Boppard Panel – Siegfried von Gelnhausen and his Wife

Boppard Panel - Siegfried von Gelnhausen and his Wife
Boppard Panel – Siegfried von Gelnhausen and his Wife

 

Tree of Jesse window including blanks--bottom window
Tree of Jesse window including blanks–bottom window

This panel was thought to have been located at the foot of the Tree of Jesse window from Boppard, as shown on the left. The dexter shield (which is on the shield bearer’s right and our left) is described as “per pale argent and gules, an eagle displayed sable and lily argent dimidiated”. This means the shield is divided in two vertically, with silver and red backgrounds and half an eagle combined with half a lily. This shield was identified by Professor Hans Wentzel of Stuttgart as that of Siegfried von Gelnhausen, a rich merchant living in the area. The sinister shield (an heraldic term meaning that the shield is on the bearers left and our right) is described as “sable a swan naiant argent”, which means a black background with a white swan swimming to the viewer’s left, and could be that of his wife. More recent researchers have left the couple unidentified. What is certain is that this is a donor panel depicting a man and woman who funded part or all of the construction of the window.

The practice of portraying donors started in the mid 12th century when funding was donated to a church or cathedral during major projects. It gradually became increasingly popular until the 15th and 16th centuries when it became a widespread display of faith and good conscience. Donating a major window like this would have been a way of saving your soul and ensuring your immortality, as well as showing off your wealth and importance. It could also be a good political move – this panel would have shown the allegiance of the merchant to the Carmelite order in a region dominated by their influence. Donor panels are commonly found at the base of a stained glass window, sometimes with an inscription such as the Siegfried von Gelnhausen panel. From the 16th century onwards donor panels become less common as secular glass began to gain preference over religious glass.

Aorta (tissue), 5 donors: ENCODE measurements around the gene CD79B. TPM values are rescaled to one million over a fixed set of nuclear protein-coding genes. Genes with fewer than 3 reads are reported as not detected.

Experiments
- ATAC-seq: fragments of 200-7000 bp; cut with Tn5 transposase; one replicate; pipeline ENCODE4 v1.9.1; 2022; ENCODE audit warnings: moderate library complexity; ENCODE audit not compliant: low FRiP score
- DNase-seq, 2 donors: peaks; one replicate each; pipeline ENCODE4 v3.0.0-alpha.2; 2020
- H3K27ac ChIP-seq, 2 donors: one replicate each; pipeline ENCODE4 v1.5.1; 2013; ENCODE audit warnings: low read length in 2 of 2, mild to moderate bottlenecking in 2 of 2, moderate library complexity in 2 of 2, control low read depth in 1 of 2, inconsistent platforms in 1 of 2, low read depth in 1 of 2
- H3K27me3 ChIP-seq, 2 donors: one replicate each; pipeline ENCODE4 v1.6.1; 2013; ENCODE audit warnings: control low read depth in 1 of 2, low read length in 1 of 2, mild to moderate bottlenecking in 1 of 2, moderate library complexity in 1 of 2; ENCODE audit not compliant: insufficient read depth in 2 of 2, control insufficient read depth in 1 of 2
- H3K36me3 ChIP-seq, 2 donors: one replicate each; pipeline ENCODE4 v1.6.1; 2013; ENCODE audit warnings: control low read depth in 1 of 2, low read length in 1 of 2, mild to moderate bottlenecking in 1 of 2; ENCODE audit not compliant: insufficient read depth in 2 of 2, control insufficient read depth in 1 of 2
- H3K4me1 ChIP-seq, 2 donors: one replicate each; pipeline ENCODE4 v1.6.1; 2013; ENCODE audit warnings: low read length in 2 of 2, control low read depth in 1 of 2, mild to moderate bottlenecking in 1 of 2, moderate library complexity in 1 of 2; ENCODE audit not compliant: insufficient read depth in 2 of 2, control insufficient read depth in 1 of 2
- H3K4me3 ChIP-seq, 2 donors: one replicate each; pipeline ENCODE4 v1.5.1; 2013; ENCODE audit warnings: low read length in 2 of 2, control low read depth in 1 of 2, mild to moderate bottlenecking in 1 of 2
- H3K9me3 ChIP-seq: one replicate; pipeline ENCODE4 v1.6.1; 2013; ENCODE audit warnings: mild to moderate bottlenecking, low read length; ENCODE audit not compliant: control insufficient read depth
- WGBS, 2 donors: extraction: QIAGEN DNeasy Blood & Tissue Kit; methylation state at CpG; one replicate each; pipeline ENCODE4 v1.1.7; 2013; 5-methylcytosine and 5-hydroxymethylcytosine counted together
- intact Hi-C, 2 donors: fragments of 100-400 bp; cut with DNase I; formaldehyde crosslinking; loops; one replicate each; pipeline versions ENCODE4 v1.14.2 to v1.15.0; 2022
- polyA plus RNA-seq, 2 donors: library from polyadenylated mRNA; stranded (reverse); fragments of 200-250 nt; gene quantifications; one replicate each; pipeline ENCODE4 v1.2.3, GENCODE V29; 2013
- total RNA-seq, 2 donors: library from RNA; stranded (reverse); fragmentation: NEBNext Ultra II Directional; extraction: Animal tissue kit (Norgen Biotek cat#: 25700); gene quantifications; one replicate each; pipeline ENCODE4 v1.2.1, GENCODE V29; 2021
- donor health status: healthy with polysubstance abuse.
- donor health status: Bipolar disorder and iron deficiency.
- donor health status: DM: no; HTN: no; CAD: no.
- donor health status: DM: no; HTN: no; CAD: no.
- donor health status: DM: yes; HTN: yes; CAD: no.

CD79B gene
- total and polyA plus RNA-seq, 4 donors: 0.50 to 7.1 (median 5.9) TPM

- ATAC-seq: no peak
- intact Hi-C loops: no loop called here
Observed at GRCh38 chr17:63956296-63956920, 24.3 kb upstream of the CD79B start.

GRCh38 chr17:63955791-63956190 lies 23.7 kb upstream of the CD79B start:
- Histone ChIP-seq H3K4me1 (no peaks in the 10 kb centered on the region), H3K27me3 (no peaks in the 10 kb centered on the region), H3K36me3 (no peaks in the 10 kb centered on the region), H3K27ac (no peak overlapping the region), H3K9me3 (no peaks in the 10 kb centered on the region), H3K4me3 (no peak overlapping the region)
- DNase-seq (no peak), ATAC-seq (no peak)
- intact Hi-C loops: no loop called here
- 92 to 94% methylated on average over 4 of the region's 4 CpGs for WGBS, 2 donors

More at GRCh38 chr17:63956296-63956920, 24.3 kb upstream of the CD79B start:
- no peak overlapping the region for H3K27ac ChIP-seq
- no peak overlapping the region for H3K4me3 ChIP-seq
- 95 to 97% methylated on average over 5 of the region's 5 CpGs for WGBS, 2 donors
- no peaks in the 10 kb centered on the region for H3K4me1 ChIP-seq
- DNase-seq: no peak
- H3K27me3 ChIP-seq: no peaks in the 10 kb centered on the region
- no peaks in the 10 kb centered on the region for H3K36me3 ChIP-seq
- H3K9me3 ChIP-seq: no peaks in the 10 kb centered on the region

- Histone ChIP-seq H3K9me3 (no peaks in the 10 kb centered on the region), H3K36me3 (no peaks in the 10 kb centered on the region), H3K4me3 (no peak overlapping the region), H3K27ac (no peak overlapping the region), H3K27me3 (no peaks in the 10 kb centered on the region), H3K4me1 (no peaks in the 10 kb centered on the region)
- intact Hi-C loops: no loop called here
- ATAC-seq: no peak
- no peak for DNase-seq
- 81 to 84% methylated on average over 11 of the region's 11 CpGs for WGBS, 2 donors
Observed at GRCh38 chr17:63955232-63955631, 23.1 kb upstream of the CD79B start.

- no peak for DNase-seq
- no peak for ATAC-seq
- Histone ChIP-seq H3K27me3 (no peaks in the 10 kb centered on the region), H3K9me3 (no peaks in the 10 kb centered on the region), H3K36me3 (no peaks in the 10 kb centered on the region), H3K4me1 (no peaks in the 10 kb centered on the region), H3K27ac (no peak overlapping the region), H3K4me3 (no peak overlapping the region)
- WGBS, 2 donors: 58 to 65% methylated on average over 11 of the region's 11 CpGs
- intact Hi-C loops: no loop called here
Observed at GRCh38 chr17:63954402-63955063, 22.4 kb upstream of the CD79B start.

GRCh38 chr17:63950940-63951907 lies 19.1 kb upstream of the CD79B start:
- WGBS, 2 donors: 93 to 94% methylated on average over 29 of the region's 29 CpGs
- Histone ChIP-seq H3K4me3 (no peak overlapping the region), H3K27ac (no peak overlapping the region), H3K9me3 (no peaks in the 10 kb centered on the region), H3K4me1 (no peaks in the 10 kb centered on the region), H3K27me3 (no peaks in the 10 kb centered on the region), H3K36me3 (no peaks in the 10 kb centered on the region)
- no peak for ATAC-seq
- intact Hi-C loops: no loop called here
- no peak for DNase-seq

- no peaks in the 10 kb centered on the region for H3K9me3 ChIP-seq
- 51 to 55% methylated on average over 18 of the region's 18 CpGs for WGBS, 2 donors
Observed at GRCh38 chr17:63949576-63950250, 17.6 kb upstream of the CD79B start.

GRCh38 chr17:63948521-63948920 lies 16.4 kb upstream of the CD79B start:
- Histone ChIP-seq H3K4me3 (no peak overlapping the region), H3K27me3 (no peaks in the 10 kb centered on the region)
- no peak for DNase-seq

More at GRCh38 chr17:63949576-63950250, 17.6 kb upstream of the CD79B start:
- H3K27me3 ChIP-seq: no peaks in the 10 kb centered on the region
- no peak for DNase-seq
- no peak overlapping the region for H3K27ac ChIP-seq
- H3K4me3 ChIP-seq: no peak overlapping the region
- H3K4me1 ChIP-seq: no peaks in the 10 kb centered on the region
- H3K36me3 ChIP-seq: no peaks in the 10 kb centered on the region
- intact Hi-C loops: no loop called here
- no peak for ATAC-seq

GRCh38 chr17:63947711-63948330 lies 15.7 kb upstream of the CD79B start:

Other examples of donor panels in the Burrell Collection include a 14th century kneeling donor figure which may have come from Gresford (45.9), an early 16th century German panel depicting a kneeling mother and her two daughters (45.436), and the more well known Princess Cecily, who would originally have been positioned alongside the donor portraits of her parents and siblings at the foot of the Royal Window at Canterbury Cathedral.

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